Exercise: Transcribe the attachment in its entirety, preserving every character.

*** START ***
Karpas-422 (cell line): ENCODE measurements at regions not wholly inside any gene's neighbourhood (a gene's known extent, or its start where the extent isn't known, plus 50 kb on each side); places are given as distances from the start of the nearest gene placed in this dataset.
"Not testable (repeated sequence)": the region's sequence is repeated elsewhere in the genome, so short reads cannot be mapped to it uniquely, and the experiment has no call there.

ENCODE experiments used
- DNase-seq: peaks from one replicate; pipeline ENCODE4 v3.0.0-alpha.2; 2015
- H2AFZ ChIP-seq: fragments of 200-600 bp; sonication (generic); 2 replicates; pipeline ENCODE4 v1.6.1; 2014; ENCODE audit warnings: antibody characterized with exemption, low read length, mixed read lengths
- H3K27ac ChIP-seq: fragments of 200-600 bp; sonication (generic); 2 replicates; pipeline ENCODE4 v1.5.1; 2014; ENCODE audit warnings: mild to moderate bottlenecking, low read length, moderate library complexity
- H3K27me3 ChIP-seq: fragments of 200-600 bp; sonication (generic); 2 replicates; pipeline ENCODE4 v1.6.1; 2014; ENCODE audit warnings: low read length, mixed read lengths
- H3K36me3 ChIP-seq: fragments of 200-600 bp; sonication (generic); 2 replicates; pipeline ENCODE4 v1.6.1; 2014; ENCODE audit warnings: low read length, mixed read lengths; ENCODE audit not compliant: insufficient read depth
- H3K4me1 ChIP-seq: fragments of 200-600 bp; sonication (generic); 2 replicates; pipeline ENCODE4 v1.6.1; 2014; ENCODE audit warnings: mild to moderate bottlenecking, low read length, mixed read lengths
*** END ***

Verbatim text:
Karpas-422 (cell line): ENCODE measurements at regions not wholly inside any gene's neighbourhood (a gene's known extent, or its start where the extent isn't known, plus 50 kb on each side); places are given as distances from the start of the nearest gene placed in this dataset.
"Not testable (repeated sequence)": the region's sequence is repeated elsewhere in the genome, so short reads cannot be mapped to it uniquely, and the experiment has no call there.

ENCODE experiments used
- DNase-seq: peaks from one replicate; pipeline ENCODE4 v3.0.0-alpha.2; 2015
- H2AFZ ChIP-seq: fragments of 200-600 bp; sonication (generic); 2 replicates; pipeline ENCODE4 v1.6.1; 2014; ENCODE audit warnings: antibody characterized with exemption, low read length, mixed read lengths
- H3K27ac ChIP-seq: fragments of 200-600 bp; sonication (generic); 2 replicates; pipeline ENCODE4 v1.5.1; 2014; ENCODE audit warnings: mild to moderate bottlenecking, low read length, moderate library complexity
- H3K27me3 ChIP-seq: fragments of 200-600 bp; sonication (generic); 2 replicates; pipeline ENCODE4 v1.6.1; 2014; ENCODE audit warnings: low read length, mixed read lengths
- H3K36me3 ChIP-seq: fragments of 200-600 bp; sonication (generic); 2 replicates; pipeline ENCODE4 v1.6.1; 2014; ENCODE audit warnings: low read length, mixed read lengths; ENCODE audit not compliant: insufficient read depth
- H3K4me1 ChIP-seq: fragments of 200-600 bp; sonication (generic); 2 replicates; pipeline ENCODE4 v1.6.1; 2014; ENCODE audit warnings: mild to moderate bottlenecking, low read length, mixed read lengths